Dick Van Dyke And Celebrity Bios

Ken AshfordIn PassingLeave a Comment

Blogger Lance Mannion is underwhelmed by Dick Van Dyke's memoir "My Lucky Life", in part because Dick Van Dyke is too decent a guy to engage in gossip.  And not just mean gossip, but "inside baseball" stuff.

Well, it's Dick Van Dyke.  He's a decent enough guy.  I wouldn't expect him to give dirt or a deep inside look.  This is what the Washington Post had to say:

His breezy tone also reflects the star’s value system. “If you are looking for dirt,” he warns on page 2, “stop reading now.” And it’s true: The closest Van Dyke comes to dishing is to confirm that Maureen Stapleton and Dean Martin liked to drink. He is also no fan of the director, or final cut, of the 1968 children’s classic “Chitty Chitty Bang Bang.”

Of Moore, the most stinging criticism offered is that she initially seemed “stiff and proper.” Swiftly, however, Van Dyke reports they developed a “special timing and chemistry . . . such that people actually thought we were husband and wife in real life.” Indeed, like everyone else in America, Van Dyke developed a “crush” on MTM — but never acted on it. “If we had been different people,” he writes, “maybe something would have happened. But neither of us was that type of person.”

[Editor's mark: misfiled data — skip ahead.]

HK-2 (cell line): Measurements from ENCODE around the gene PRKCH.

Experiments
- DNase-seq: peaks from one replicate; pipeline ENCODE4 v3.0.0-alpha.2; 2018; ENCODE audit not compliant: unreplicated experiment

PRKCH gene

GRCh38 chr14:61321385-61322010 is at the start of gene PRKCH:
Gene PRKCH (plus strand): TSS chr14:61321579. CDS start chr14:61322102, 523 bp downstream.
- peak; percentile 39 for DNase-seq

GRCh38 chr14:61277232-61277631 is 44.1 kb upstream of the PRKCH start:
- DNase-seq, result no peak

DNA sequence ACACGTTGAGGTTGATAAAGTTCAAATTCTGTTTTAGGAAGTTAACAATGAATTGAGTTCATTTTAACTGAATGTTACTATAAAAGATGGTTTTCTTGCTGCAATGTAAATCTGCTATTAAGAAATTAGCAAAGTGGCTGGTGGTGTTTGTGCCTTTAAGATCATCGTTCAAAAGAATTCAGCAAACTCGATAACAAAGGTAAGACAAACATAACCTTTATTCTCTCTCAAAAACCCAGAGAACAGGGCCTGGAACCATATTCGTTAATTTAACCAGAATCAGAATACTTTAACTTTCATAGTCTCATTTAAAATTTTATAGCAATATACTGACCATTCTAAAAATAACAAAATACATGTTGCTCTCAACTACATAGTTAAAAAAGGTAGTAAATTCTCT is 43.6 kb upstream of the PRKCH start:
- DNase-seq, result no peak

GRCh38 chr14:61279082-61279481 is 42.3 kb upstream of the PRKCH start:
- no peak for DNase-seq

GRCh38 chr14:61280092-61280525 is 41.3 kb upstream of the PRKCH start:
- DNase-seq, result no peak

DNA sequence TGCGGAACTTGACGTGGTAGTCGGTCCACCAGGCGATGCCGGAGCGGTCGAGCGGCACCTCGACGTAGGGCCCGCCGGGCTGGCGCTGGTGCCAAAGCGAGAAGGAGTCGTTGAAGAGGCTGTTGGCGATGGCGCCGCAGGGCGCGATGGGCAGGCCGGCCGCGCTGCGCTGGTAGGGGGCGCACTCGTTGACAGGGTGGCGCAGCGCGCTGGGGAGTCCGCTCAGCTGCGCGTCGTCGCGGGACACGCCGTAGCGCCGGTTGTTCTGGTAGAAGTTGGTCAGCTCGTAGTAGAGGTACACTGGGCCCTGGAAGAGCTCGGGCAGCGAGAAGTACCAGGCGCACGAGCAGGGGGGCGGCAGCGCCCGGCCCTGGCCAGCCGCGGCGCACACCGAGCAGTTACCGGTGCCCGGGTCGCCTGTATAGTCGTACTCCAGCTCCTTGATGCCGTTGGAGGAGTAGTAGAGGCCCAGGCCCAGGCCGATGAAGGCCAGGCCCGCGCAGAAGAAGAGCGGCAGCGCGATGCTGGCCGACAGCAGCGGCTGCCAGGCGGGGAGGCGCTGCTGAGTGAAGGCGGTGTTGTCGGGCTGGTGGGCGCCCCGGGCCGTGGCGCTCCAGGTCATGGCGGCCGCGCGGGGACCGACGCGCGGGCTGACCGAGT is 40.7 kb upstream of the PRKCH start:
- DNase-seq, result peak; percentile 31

Yet Van Dyke became that type of person: In 1976, amid a long-running battle with alcohol, he left his wife of 28 years, the mother of his four children, for a younger woman, his agent’s secretary. It took him 14 years to sober up, but he and Michelle Triola remained devoted partners until her death in 2009. Comprehensive and spare, “My Lucky Life” deals forthrightly with Van Dyke’s ups and downs, demons and misdeeds, yet still conveys the decency — and deft humor — of the legendary performer.

So it basically sounds like a vanilla memoir, from a vanilla guy.  Too bad.

But getting back to Lance Mannion, he makes a comparison between Van Dyke and another icon of Van Dyke's era: Charles Nelson Reilly.  Reilly not only turned out a great memoir, but he did it in the form of a one-man show… which was awesome.  Here, for example is Reilly talking about his friend Burt Reynolds:


I think every celebrity — including and ESPECIALLY the B-listers — should have a one-person show when they are old and on death's door.  I'm totally serious.  They should make it a requirement of being in the Actor's Guild or something.